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New Rules Represent Significant Easing of Requirements on Businesses That Would Like to Claim the R&D Credit

New call-to-actionRegulations finalized by the IRS on October 3 suggest that the costs a business incurs to develop software for internal use may be more likely to qualify for the Research and Development (R&D) Tax Credit than many taxpayers previously understood.

Internal use software (IUS) has always been held to a higher standard than other types of research when it comes to qualifying for the R&D credit. But the new IRS guidance clearly suggests some software development costs that were previously thought to be IUS were in fact likely to be exempt, and the new guidance also eases some requirements on IUS software when it comes to qualifying for the credit.

The new rules don’t change the four criteria that qualify an activity for the R&D Credit:

  • It must be intended to discover information that would eliminate uncertainty concerning the development, improvement, or design of a product or business component.
  • It must be undertaken to discover information that is technological in nature.
  • The intended result must be useful in the development of a new or improved business component.
  • Substantially all of the activities must relate to a process of experimentation.

Once an activity meets these criteria, IUS must meet three additional criteria—referred to as the high threshold of innovation test—to qualify for the credit:

  • The activity must involve significant economic risk.
  • It must meet a high threshold of innovation.
  • No comparable third-party software is available for purchase.

The concept of IUS, because of the final regulations, is going to largely be restricted to general administrative functions, such as:

  • Financial management
  • Human resources management
  • General day-to-day support services of your company

Clarification of the 3-Point Criteria

The IRS has made it easier and less controversial to comply with the three additional criteria above that IUS must meet to qualify for the credit. For instance, the IRS concluded that the high threshold of innovation doesn’t require that you make a revolutionary discovery or that the software development be successful.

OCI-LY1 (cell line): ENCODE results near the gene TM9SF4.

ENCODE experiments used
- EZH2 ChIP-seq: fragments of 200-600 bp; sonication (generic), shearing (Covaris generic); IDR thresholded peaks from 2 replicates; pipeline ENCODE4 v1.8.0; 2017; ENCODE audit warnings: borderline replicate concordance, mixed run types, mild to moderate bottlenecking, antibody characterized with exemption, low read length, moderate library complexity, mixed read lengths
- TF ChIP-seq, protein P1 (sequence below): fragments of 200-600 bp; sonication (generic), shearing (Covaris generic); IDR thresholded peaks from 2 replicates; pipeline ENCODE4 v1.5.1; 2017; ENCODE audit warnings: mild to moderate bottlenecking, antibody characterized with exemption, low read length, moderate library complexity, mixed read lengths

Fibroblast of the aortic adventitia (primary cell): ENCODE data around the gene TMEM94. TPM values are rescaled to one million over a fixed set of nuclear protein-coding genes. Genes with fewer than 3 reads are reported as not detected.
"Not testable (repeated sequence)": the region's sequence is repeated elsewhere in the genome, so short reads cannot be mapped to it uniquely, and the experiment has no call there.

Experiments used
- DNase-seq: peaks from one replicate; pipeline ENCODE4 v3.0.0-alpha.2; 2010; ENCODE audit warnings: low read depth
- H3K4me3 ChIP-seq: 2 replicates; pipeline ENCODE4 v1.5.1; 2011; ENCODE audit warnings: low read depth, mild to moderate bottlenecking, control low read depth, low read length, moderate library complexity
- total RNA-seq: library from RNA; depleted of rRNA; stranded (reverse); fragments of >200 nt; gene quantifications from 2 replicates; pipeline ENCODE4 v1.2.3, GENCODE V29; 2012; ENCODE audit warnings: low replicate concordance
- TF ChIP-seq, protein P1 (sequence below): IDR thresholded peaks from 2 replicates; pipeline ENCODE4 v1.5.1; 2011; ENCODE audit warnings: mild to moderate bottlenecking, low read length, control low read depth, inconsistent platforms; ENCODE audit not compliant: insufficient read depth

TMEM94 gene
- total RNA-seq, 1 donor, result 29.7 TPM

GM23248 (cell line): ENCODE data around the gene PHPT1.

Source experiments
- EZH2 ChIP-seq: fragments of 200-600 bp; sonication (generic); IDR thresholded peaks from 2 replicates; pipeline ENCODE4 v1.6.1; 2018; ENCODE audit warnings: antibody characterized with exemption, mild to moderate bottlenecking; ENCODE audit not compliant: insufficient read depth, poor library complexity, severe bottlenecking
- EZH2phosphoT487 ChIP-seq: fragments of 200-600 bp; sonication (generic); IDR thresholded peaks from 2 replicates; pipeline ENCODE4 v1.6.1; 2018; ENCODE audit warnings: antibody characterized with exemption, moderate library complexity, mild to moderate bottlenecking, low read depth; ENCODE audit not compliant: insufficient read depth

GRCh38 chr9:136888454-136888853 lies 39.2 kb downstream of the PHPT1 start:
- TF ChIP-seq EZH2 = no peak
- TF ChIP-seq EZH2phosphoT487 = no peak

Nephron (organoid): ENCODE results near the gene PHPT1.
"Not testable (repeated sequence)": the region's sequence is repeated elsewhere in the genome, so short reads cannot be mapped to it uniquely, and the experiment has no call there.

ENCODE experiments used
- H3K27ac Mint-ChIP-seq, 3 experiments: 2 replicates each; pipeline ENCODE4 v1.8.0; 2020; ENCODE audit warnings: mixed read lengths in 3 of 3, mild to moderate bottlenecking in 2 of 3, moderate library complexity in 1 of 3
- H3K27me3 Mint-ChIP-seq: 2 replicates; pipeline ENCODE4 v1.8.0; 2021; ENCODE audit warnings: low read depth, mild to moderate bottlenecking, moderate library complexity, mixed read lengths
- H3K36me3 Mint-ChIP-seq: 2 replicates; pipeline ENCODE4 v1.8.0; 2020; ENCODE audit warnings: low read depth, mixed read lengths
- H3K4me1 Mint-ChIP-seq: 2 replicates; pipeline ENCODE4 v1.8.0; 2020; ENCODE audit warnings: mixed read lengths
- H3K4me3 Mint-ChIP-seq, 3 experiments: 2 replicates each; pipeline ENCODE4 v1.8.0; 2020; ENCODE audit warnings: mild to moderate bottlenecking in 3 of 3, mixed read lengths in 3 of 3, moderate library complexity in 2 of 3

The IUS development involves “significant economic risk” if you commit substantial resources and there is substantial uncertainty, because of technical risks, that you might recover those resources within a reasonable period. “High threshold of innovation” is defined as resulting in a reduction of costs or an increase in speed, either of which are substantial or economically significant.

The new rules, which are largely consistent with the proposed regulations, clarify that some types of internally developed software are not IUS. For example, software you might have developed to interact with third parties or to enable third parties to initiate functions or review data on your business’ systems do not need to meet the additional IUS criteria to qualify for the R&D credit. The determination of whether the software was developed for third party use is based in large part on the intention of the company at the start of the software development effort.

Examples of software that may not qualify as IUS include:

  • Bank transaction software
  • Software apps for a mobile device
  • Software developed by a manufacturer to enable its customers to order products online

Furthermore, software developed to be sold, leased, or licensed is generally not treated as software developed primarily for internal use.

New call-to-actionOn the whole, these new rules represent a significant easing of requirements on businesses that would like to claim the R&D credit for software that they develop themselves or pay outside contractors to develop. If your business incurs costs for software development, this is a great time to take a closer look at those costs in light of the new rules to find out if you may be eligible for additional credits.

For more insight, observations and guidance on the R&D Tax Credit, visit our Freed Maxick Guide to the Federal Research and Development Tax Credit webpage.